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Brooklyn P.

Brooklyn was diagnosed with type 1 diabetes when she was 2 years old. She always dealt with it like a champ. Never complained, rarely cried. She dealt with the countless needles and stabs like a hero. However, over the last year or so, it all had become too much. She was depressed, defeated. Every high and low of her blood sugar affected her moods and thoughts. At only 9 she started self harming and had thoughts of suicide. When your 9 year old tells her she has thoughts about ending her life so she doesn't have to deal with the pain anymore, as a parent you're not really sure where to turn. Her father has always battled his own mental health issues, and found jiu jitsu a couple years ago. Brooklyn showed little interest, but he decided to bring her along for a free first class. 

By her second class, her instructor let her live roll since she caught on so quickly. She arm bared a grey/white belt on her second day. When I saw her get mount, and then her little wheels start turning, going through the steps of how to bait and set it all up in her head. I of course didn't want to be an insane parent but I was screaming in my head. Brooklyn finally found something that SHE can control. We all know you can't control every aspect of jiu jitsu, but when you've lived quite literally you're entire life with no real control over your body. When Brooklyn rolls/competes, she is in control. She can control how she reacts to a situation. She can control what her body does, and most of the time control another person.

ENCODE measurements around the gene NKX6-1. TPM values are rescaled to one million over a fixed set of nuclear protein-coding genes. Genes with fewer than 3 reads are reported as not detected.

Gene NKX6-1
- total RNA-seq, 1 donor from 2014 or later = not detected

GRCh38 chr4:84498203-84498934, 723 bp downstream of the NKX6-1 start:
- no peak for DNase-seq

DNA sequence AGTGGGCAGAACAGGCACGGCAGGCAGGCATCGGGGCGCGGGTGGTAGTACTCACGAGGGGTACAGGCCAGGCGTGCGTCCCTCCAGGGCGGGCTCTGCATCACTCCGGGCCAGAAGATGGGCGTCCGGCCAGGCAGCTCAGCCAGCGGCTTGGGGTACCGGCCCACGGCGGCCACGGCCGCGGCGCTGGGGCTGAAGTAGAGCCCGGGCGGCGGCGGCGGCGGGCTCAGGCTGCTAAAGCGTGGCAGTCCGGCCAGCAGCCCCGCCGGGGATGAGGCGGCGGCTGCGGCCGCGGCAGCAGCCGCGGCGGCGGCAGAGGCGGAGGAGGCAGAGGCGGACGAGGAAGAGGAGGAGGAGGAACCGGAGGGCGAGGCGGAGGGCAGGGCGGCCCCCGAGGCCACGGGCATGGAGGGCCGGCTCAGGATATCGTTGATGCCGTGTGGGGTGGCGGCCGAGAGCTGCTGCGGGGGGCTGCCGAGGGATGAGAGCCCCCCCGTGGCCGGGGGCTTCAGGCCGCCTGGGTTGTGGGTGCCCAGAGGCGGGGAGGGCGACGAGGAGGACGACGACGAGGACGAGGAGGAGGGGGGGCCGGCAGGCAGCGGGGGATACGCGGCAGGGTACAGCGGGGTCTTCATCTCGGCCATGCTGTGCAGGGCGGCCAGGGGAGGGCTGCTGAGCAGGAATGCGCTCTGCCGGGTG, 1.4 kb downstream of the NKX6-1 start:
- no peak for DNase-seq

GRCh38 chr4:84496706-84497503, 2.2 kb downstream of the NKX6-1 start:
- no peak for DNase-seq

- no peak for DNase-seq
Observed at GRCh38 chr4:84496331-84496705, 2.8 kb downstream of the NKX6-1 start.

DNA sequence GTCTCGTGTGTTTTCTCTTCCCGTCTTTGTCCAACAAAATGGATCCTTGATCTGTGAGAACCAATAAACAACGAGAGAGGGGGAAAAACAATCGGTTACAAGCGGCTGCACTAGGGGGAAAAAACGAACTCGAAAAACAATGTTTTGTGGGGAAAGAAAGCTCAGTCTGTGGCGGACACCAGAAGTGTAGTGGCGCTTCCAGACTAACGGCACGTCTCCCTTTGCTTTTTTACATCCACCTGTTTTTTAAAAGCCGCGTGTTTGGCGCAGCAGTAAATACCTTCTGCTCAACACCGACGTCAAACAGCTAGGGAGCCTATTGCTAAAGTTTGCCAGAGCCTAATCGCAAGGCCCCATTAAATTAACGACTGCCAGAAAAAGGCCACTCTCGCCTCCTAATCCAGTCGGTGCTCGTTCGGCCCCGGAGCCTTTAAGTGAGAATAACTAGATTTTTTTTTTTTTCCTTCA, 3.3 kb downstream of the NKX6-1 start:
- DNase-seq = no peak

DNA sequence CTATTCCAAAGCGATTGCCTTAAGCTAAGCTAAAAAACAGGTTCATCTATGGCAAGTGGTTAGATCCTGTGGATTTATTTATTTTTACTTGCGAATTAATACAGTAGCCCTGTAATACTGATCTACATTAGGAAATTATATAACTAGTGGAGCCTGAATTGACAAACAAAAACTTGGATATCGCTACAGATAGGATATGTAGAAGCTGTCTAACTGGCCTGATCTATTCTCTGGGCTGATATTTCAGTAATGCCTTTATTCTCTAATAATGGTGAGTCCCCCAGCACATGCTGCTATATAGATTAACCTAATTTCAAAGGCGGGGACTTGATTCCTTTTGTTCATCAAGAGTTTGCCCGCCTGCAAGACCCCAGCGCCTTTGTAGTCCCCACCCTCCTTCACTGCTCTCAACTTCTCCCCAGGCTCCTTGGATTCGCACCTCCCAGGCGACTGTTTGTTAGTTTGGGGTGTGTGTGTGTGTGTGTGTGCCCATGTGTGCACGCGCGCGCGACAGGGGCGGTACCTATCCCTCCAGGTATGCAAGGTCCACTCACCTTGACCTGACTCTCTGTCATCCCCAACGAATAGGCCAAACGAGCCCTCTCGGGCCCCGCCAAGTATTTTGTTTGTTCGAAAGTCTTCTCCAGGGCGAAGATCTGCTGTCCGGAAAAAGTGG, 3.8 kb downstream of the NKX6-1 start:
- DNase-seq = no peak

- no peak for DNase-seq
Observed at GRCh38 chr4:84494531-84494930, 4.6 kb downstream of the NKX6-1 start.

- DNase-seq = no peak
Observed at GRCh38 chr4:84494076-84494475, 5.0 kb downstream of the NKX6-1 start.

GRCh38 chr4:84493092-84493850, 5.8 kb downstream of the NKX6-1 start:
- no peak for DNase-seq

Diabetes of course doesn't disappear. Unfortunately it shows its stupid head during every class. There have been days that are hard to learn and retain information because she is so high she's fuzzy. Or had to stop and take a break to eat because she's dropped so quickly. That's just part of the game with this stupid disease. However, since BJJ things are different. It doesn't depress her. If she can do BJJ, she can do anything! Even kick D butt. 
I'm reaching out for the scholarship because after several months of training, and competing with amazing success, we've run into huge financial difficulties. My grandmother recently passed away. We have brought in my aunt, who has autism to live with us. She has been a blessing but it is very expensive. Shortly after my mother is dealing with some pretty significant issues, and we have had to bring her into our home as well. Brooklyn has not been able to train for a little over a month. I can see her slipping into her old, angry self. I have to do something to get her back onto the mat.

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